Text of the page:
The switch control module 304A is able to function as a switch processor with or without an ALU and registers. The switch control module 304A can include an ALU and registers to allow in-switch processing of in-flight messages. Optionally, the switch control module 304A can include other components such as a floating point arithmetic unit, or bit shifter, for example, to perform additional functions. In some examples, the switch control module 304A can be a VLIW-type processor and can be multithreaded.

Fast access to the on-chip interconnect in a multicore chip or tiled architecture is a key property for good performance. Some processors access input/output (I/O) mechanisms to communicate with other processors as a result of bus transactions and memory operations. Other processors can use techniques to communicate at faster speeds (at register speeds, for example, being able to access a network port in 1 or 2 cycles, and thereby to communicate a value from one core to another core in 1 to 5 cycles, for example). Such fast access is helpful for distributed ILP (instruction level parallelism) compilation. It is also helpful for efficient stream interfacing. Some processors do not have good ways of accessing the interconnect directly. Fast access to the network can be provided by techniques used in the processor microarchitecture and in its instruction set.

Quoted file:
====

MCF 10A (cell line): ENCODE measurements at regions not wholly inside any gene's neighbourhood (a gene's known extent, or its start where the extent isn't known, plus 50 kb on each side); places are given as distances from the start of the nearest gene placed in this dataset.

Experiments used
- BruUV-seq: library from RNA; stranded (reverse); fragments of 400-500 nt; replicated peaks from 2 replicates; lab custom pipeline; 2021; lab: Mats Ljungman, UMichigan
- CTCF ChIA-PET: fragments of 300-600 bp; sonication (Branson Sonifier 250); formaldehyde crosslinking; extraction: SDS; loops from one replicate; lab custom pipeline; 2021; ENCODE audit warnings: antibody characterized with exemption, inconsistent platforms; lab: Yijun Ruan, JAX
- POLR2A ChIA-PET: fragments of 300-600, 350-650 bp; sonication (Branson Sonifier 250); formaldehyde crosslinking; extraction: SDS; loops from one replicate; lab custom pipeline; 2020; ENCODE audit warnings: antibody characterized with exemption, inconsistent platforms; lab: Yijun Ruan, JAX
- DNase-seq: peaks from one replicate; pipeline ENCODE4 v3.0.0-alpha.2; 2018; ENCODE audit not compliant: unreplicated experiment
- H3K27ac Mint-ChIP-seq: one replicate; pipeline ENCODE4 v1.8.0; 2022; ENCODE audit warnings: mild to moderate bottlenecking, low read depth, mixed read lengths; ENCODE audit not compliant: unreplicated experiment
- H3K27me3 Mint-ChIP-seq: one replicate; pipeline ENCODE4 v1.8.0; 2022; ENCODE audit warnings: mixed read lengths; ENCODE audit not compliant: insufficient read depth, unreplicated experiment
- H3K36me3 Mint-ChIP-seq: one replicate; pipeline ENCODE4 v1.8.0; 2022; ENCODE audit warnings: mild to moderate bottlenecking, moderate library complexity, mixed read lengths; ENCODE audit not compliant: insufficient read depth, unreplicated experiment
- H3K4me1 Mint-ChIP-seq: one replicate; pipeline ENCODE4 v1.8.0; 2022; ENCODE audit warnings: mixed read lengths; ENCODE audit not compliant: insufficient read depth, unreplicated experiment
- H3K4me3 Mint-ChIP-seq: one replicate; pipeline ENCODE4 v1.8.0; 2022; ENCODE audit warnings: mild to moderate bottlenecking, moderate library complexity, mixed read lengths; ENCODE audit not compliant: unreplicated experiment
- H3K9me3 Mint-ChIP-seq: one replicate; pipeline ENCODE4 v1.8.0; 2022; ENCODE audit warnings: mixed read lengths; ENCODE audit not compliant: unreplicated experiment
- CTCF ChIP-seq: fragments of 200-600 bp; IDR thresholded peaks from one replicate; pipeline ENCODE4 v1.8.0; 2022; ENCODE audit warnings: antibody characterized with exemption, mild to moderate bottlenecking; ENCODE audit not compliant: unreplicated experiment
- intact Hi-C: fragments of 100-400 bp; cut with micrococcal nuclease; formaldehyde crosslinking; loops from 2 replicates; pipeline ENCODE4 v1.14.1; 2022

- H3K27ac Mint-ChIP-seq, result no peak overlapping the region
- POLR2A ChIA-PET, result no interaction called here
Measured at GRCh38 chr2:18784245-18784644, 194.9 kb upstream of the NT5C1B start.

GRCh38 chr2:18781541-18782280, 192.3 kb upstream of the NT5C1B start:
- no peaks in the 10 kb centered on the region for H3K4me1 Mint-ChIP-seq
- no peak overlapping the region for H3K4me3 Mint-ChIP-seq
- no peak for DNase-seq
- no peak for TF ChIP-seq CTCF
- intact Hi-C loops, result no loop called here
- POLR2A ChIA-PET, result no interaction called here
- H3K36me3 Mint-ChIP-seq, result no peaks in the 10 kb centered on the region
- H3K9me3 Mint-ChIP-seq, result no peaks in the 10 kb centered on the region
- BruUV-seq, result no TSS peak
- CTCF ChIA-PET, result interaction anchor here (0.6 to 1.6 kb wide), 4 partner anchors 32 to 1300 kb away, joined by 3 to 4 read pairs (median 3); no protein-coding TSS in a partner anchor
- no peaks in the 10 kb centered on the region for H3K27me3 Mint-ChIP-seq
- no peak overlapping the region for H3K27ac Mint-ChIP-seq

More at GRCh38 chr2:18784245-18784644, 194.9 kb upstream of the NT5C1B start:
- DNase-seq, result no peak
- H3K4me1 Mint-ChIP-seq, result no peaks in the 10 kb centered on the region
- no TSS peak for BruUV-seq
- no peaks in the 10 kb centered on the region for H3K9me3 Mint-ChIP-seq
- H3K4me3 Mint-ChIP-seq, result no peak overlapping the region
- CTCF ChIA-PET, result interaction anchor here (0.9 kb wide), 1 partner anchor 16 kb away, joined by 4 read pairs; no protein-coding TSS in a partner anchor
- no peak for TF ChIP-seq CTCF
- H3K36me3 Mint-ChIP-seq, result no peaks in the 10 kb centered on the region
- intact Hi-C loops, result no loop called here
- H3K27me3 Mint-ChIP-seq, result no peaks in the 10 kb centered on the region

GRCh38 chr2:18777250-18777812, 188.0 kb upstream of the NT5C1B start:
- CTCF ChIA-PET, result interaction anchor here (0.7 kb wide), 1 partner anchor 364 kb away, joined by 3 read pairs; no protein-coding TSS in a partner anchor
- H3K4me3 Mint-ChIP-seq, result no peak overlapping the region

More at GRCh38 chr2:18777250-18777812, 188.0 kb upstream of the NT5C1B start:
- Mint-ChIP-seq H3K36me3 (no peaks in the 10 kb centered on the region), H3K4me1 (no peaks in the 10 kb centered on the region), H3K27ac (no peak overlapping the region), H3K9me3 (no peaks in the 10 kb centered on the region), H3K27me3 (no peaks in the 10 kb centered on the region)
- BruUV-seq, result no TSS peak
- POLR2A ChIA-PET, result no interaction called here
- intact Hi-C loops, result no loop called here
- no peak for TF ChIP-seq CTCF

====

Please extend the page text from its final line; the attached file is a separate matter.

It is to be understood that the foregoing description is intended to illustrate and not to limit the scope of the invention, which is defined by the scope of the appended claims. Other embodiments are within the scope of the following claims. For example, the skin effect can be addressed using the following approaches: (a) Make a fat connection around the periphery of the mesh network (e.g., outer ring has a fat connection), or (b) use fat connections for the entire mesh network.

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Classifications
U.S. Classification712/11, 709/238, 709/218, 712/15, 712/12, 712/10
International ClassificationG06F15/76, G06F15/173, G06F15/16
Cooperative ClassificationG06F15/17312
European ClassificationG06F15/173C2